Kid A Mnesia Exhibition

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Kid A Mnesia Exhibition
  • Namethemachine
  • Arbitrarily Good Productions
Publisher(s)Epic Games
  • Matthew Davis
  • Namethemachine
  • Arbitrarily Good Productions
  • Namethemachine
  • Arbitrarily Good Productions
EngineUnreal Engine
Release18 November 2021

Kid A Mnesia Exhibition is a 2021 exploration game published by Epic Games for macOS, Windows and PlayStation 5. It serves as a digital exhibition of music and artwork created for the Radiohead albums Kid A (2000) and Amnesiac (2001). It was developed by Namethemachine, Arbitrarily Good Productions and Epic Games in collaboration with the Radiohead singer Thom Yorke, Radiohead's producer Nigel Godrich and the Radiohead cover artist Stanley Donwood.

Kid A Mnesia Exhibition was conceived as a physical installation artwork, but this was canceled by logistical problems and the COVID-19 pandemic. It was announced alongside the compilation album Kid A Mnesia and released 18 November 2021 as a free download. It received positive reviews, with critics praising its intersection of music, art and technology.


Kid A Mnesia Exhibition is an exploration game based on the music and artwork of the Radiohead albums Kid A (2000) and Amnesiac (2001). Players move through an abstract virtual museum, examining artwork and listening to music and sounds from the albums.[1] They cannot die, and there are no enemies, no score system, and no levels to complete.[1][2]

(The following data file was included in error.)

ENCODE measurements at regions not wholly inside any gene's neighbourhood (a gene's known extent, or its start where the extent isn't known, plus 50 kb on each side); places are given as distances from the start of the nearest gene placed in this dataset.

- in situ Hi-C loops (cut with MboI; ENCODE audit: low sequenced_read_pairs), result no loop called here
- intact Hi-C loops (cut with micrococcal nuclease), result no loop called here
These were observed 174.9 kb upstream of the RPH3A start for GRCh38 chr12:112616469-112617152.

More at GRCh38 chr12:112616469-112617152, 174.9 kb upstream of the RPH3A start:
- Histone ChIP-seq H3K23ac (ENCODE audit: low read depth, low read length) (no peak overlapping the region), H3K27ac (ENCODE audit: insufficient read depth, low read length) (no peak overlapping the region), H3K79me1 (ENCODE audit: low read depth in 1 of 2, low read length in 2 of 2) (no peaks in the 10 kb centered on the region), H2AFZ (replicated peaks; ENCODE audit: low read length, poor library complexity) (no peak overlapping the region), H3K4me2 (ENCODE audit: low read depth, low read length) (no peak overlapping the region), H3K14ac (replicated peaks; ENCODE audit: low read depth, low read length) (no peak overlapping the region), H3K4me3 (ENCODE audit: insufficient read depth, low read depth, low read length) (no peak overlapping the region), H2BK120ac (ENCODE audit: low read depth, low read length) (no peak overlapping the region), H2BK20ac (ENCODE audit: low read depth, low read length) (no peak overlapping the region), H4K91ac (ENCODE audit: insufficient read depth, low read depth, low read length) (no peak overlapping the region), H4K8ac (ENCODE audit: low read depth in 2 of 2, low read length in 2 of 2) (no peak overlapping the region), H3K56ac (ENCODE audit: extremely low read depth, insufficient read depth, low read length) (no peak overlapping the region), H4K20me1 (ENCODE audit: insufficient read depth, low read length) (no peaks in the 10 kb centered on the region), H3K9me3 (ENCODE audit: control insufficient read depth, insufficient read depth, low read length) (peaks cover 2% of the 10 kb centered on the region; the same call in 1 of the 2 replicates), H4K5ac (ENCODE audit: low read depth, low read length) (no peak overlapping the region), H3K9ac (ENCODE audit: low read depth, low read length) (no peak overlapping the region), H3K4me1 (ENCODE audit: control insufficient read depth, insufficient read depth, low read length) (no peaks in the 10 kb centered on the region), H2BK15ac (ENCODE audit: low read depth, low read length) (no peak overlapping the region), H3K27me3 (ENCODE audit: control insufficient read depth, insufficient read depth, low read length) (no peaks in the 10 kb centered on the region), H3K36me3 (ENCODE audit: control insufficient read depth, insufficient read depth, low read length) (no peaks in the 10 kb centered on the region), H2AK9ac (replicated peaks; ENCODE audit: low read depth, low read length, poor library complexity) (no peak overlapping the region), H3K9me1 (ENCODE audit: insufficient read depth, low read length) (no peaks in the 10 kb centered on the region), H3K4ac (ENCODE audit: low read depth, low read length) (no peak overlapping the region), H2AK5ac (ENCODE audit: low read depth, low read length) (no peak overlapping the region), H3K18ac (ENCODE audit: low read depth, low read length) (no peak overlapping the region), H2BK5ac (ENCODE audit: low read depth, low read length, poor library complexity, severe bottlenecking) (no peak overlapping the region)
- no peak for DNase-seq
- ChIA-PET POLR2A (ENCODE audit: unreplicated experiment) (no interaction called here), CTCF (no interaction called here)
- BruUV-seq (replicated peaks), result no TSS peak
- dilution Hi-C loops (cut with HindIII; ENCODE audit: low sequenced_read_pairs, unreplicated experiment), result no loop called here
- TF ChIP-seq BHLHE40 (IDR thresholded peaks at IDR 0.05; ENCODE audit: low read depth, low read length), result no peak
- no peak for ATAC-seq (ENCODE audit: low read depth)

The New Yorker described the museum as "a brutalist cathedral full of byzantine corridors, majestic rooms, banks of buzzing cathode-ray-tube televisions, and carpets of fluttering sketchbook pages".[2] The large central pyramid features the songs "How to Disappear Completely", "Pyramid Song" and "You and Whose Army".[3] The Paper Chamber features dozens of pages taken from sketchbooks and lyric sheets, and the Televisions room has stacks of televisions playing short videos.[3]


Kid A Mnesia Exhibition was conceived as a physical installation artwork to be constructed from shipping containers and exhibited in cities around the world.[4] The Radiohead singer, Thom Yorke, and the artist Stanley Donwood, who together create the artwork for Radiohead albums, imagined a "a huge red construction" that would look "as if a brutalist spacecraft had crash-landed into the classical architecture ... This astounding steel carapace would be inserted into the urban fabric of London like an ice pick into Trotsky."[4]

The construction was first planned for the Victoria and Albert Museum in London, but would not fit.[4] The plan moved to the Royal Albert Hall, but this was rejected by Westminster City Council.[4] The plan was ultimately cancelled by the COVID-19 pandemic, and the focus shifted towards creating a digital exhibition. In the words of Yorke and Donwood, this meant the exhibition "didn't have to conform to any normal rules of an exhibition. Or reality."[4]


Kid A Mnesia Exhibition was developed over two years by Namethemachine and Arbitrarily Good Productions with Yorke, Donwood and Radiohead's producer Nigel Godrich.[5] The staff included the artist and creative director Sean Evans, the theatre set designer Christine Jones and the producer Matthew Davis, the head of Namethemachine.[6] The environment and characters were developed using tools such as Maya, and the levels were created with Unreal Engine.[3]